Edward Pentin began reporting on the Pope and the Vatican with Vatican Radio before moving on to become the Rome correspondent for the National Catholic Register. He has also reported on the Holy See and the Catholic Church for a number of other publications including Newsweek, Newsmax, Zenit, The Catholic Herald, and The Holy Land Review, a Franciscan publication specializing in the Church and the Middle East. Edward is the author of “The Rigging of a Vatican Synod? An Investigation into Alleged Manipulation at the Extraordinary Synod on the Family”, published by Ignatius Press. Follow him on Twitter @edwardpentin
Reports have emerged that a seven-page dossier, obtained by the German newspaper Die Zeit, is circulating around the curia in which senior Vatican officials have voiced discontent with the recent change in Church law on annulments, and an absence of consultation over the matter.
On Tuesday, the Pope made sweeping reforms to make the process of obtaining a declaration of nullity simpler, quicker and cheaper.
According to Die Zeit, the officials juridically “picked apart” the Pope’s motu proprio (papal decree) on annulment reform, accuse the Holy Father of giving up an important dogma, and assert that he has introduced de facto “Catholic divorce”.
Further concerns mentioned in the document are that, despite the gravity of the issue, no dicasteries, including apparently the Congregation for the Doctrine of the Faith as well as bishops conferences, were consulted about the decision — a claim the Register has had confirmed by numerous sources. The dossier says usual legislative channels have been "undermined" as "none of the planned steps of a legislative procedure have been followed."
Critics say this goes against the Pope's calls for synodality and collegiality, and resembles an ecclesialized "Führerprinzip", ruling from the top down, by decree and without any consultation or any checks.
Instead, the papal commission that drafted the motu proprio had been ordered to keep silent throughout the drafting process, probably to avoid the reforms being thwarted by the CDF and others in the curia. But the report also alleges that even the commission did not see the final draft, and that an Italian cardinal along with two others "fiercely" tried to prevent the motu proprio being published before the synod but without success.
The Register has learned via other sources that this decision and others are effectively isolating the CDF and that the Pope is steadily making their work superfluous.
The report also voices concern that the motu proprio will lead to a flood of annulments and that from now on, couples would be able to simply exit their Catholic marriage without a problem.
“A number of monsignors who are officially in charge of directing the affairs of the Church at large, are beside themselves" and feel obligated to "speak up", according to Die Zeit. They are also concerned about the "extremely vague" language used in the motu proprio, especially the reasons for a speedy trial, such as “lack of faith” or other motives that are not clearly defined.
Although the need to streamline the annulments process gained a two-thirds consensus at last year’s synod, the report also points out that synod fathers loudly protested against the idea of a speedy process for determining the nullity of a marriage under the supervision of the local bishop. Now it is Church law, even before the synod could discuss it.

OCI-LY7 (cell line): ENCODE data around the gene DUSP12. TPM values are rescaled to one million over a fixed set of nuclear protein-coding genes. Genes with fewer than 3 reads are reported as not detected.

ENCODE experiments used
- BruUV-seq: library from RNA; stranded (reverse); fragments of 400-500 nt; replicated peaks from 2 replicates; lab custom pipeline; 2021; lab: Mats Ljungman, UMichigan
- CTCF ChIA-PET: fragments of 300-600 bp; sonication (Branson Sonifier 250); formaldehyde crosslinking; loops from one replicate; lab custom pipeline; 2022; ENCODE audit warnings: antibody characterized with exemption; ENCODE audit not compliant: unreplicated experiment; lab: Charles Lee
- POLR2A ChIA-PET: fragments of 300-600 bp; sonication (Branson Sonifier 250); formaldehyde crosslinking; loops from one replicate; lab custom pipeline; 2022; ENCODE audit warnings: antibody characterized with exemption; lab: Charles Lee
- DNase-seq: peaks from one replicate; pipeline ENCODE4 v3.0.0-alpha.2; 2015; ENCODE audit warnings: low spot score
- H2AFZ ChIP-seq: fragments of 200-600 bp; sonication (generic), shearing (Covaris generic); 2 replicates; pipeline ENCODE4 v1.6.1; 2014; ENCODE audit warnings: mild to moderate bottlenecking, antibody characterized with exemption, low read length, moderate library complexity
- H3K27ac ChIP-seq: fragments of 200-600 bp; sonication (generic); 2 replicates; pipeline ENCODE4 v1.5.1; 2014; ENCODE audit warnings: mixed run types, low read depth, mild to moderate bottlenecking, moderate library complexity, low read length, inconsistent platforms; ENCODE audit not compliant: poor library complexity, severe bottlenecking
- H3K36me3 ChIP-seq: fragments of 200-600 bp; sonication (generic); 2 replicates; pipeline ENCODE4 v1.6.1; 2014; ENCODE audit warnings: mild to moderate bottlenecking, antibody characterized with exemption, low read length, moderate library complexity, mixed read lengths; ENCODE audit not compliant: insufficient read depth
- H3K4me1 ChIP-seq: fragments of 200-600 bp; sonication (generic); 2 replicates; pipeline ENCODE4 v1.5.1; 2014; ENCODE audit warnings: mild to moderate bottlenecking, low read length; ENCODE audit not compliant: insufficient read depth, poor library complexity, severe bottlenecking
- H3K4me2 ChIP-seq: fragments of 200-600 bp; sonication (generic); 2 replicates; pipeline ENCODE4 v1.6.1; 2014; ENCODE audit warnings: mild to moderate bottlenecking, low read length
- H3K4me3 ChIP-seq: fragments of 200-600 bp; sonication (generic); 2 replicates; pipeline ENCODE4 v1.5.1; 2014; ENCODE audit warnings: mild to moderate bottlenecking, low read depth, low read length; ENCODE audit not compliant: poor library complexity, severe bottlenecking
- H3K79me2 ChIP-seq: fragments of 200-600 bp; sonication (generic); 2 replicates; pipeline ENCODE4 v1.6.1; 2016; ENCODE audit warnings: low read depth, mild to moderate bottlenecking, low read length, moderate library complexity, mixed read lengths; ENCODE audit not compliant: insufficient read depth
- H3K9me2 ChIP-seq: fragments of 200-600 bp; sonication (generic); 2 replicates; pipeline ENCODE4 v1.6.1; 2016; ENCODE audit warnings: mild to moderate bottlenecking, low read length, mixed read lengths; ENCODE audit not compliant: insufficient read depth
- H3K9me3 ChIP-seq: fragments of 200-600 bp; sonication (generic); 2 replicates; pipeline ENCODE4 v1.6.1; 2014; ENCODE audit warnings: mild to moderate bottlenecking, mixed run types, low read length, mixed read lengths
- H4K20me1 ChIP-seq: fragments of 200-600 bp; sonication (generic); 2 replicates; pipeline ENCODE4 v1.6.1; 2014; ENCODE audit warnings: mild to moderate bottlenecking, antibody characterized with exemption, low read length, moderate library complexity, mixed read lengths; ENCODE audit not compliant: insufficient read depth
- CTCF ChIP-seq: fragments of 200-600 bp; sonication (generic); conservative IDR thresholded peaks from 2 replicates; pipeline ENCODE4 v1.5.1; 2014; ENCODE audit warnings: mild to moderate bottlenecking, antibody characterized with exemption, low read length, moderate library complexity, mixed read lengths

We hope to look into these claims in more detail in the near future.
Meanwhile, in a fresh interview, Cardinal Walter Kasper has returned to pushing forward his proposal for readmitting Catholics to Holy Communion, saying he is “confident” that a “broad consensus” can be found.
He also said in the Sept. 11 interview with Vatican Insider that it’s “necessary to wisely build” such a consensus over the proposal.
The cardinal’s comments come a few days after many felt Pope Francis’ annulment reform upended the Kasper proposal by offering a compromise to both sides.
Kasper’s remarks, however, show his determination to reassert his proposal which consists of allowing civilly remarried divorcees receive Holy Communion after a penitential period. It also proposes that readmittance can take place after “an honest judgment of the person concerned about his own personal situation” and support from the sacramental confessor. The process would be overseen by the local bishop.
Widely supported by the German hierarchy, the proposal has been firmly rejected by prominent theologians and Church leaders as a serious abuse of the sacraments of the Eucharist, marriage and penance. It also failed to reach a two-thirds majority at the previous synod in October, although the Pope insisted it remain in the list of propositions to be discussed for the forthcoming synod next month.
Cardinal Kasper’s comments come as tensions rise ahead of the Ordinary Synod on the Family in October. Yesterday, it emerged that 50 concerned theologians have appealed to Pope Francis to uphold the teachings of Humanae Vitae (Bl. Paul VI’s encyclical banning contraception) and Veritatis Splendor (Pope St. John Paul II’s 1993 encyclical underlining the Church’s moral teaching).
The signatories, who include Jesuit Father Kevin Flannery, professor of moral philosophy professor at the Pontifical Gregorian University, and philosophy Professor Robert Spaemann, a close ally of Pope Emeritus Benedict XVI, argue that a specific paragraph in the Instrumentum Laboris (working document) for the synod is gravely flawed, effectively emptying Humanae Vitae of its central teaching.
Update 12 Sept: Some additions to the text and improvements to the translation have since been inserted in this post.